I think it was either 1916 or ‘17, because I entered in 1915.
Sr. Francis Maria:
So then you were just a novice?
Sr. Anna Denise:
What?
Sr. Francis Maria:
You were just a novice.

Sr. Anna Denise:
Oh, [unintelligible]. And then you see, Sister, they had a great big room there, a beautiful room.
Best room there. And they used to fix this up and have it. But that was for [Mother Mary Xavier
Mehegan]. She used to come and stay. That was before I was there, of course. And they used to
say, "Fix the room." And they put a big chair for her, and she used to see the sisters, see? And
she'd stay there a couple of days. And of course, the sisters were so happy that she was there.
Sr. Francis Maria:
It would be like a visitation, but it would also be a little vacation for her.
Sr. Anna Denise:
Oh, she loved it. She loved Ridgewood.
Sr. Francis Maria:
It was getting out into the country, even though here is country.
Sr. Anna Denise:
You see, now it's all built up. Before there was there nothing for miles and miles, there was
nothing there, no houses, only that little cottage. And across the street where Mount Saint
Andrew’s was, there was nothing there but woods. But now it's all built up. And of course, the
house is burnt; they have a church there now.
Sr. Francis Maria:
Yes. I've been to that church. Do you remember anything about that fire?
Sr. Anna Denise:
About what?
Sr. Francis Maria:
The fire that burned…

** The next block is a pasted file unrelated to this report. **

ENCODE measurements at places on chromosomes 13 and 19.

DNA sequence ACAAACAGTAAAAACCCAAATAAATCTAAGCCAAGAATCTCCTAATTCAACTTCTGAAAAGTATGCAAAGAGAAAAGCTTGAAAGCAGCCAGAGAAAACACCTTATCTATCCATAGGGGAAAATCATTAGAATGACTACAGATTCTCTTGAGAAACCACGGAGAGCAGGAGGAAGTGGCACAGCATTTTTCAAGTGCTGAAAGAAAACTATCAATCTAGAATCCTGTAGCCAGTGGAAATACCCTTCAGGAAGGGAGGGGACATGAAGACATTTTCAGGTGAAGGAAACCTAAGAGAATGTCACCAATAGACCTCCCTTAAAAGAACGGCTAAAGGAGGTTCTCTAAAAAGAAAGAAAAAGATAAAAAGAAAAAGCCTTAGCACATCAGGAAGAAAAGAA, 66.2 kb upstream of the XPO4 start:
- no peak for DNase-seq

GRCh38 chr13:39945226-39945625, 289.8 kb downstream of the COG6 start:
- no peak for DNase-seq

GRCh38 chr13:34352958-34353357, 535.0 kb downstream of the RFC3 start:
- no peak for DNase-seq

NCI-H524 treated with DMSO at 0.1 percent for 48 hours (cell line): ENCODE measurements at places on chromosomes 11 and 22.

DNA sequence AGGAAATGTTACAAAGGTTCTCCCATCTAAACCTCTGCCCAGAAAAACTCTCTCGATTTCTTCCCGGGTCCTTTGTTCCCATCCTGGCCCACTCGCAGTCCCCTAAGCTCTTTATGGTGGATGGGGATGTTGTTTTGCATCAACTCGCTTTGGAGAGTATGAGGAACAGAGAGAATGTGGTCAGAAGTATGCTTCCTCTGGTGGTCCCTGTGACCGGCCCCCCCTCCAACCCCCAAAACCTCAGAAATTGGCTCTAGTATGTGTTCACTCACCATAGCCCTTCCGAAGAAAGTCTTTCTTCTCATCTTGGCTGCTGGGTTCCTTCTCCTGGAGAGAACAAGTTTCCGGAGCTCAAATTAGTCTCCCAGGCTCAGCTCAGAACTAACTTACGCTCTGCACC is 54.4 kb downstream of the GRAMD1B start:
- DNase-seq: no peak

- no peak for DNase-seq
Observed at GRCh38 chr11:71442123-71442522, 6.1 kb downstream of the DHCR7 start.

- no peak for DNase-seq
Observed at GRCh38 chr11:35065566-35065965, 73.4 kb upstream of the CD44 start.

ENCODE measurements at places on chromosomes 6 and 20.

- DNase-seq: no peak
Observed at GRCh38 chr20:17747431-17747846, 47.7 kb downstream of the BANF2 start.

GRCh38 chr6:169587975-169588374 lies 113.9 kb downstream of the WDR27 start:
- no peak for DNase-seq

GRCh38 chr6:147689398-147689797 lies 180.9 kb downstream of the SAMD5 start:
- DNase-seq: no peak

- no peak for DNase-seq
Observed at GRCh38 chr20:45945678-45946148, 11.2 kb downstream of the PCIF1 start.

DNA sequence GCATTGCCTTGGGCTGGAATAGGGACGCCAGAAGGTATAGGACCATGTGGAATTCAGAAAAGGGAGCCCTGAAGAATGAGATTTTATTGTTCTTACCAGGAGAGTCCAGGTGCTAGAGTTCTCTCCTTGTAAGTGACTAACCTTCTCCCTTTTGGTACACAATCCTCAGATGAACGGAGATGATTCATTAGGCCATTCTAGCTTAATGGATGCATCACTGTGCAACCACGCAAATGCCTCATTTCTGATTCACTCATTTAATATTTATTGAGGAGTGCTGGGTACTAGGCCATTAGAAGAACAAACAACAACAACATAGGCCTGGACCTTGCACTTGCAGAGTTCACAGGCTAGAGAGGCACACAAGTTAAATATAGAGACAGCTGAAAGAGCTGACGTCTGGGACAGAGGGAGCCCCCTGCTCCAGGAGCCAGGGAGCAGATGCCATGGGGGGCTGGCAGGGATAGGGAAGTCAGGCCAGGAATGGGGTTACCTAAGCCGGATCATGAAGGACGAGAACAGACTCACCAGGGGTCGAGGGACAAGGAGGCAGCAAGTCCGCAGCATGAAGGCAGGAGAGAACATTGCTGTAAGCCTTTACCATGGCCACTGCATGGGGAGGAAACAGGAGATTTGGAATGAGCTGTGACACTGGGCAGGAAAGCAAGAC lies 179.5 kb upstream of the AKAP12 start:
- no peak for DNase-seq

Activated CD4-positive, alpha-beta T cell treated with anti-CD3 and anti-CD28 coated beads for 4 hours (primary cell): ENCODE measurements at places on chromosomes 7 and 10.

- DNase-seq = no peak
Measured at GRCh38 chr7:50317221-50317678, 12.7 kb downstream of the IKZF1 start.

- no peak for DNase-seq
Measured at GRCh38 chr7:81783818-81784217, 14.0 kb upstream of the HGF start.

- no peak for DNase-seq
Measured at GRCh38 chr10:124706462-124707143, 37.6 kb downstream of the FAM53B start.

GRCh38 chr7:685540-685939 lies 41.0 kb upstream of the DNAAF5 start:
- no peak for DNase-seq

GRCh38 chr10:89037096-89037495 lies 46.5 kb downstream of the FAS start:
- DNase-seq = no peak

Sr. Anna Denise:
Oh, yes. You see, Sister, Mr. Cullen in Newark used to give girls to them. I don't know, they
were poor. So this girl, after the fire, they said she was a firebug, I don't know. And up in the
attic, of course, they had nowhere. They never had wheelchairs. They had crutches and all that.
And she must have sent up there fire. I remember, the whole attic went on fire and we had such a
hard time because most of those people were crippled. And we had to try and get them
downstairs and out, and everything. That was in 1925.
Sr. Francis Maria:
Oh, you have a good memory for dates.
Sr. Anna Denise:

Yes, that was from 1925. I forget that date, but it was 1925. And they had to get out. We had to
try and get them out. So the firemen in Ridgewood were very quick, Sister. They helped us.
Because the ones in Ridgewood didn't come right away, but the firemen in Paterson came.
Sr. Francis Maria:
Oh, it was the Paterson firemen who helped you?
Sr. Anna Denise:
Yeah, they did all the work. The Ridgewood firemen came after, but they wasn't so quick. They
took their time. But the firemen in Ridgewood, they did, they came.
Sr. Francis Maria:
Paterson first, and then the Ridgewood people came.
Sr. Anna Denise:
But Paterson did everything.
Sr. Francis Maria:
But before the fireman arrived, I imagine you must have been helping the patients.
Sr. Anna Denise:
Oh, we had to get them down, Sister, because they were crippled. And then each sister tried to
get them down, and [Sister Mary Valentinia Morin] had a great big dormitory with patients. It
was a big floor. And then the next floor was Sister Lethia's. And the next floor was mine. And
we had to try and get them out. The smoke alone would kill them, Sister.
Sr. Francis Maria:
Were there any injuries?
Sr. Anna Denise:
What?
Sr. Francis Maria:
Were there any injuries?
Sr. Anna Denise:
Well, not there, but then we put them over to Mount Saint Andrew’s was there. And a good
many of them died with fright. None of them [unintelligible]. They died with fright. They were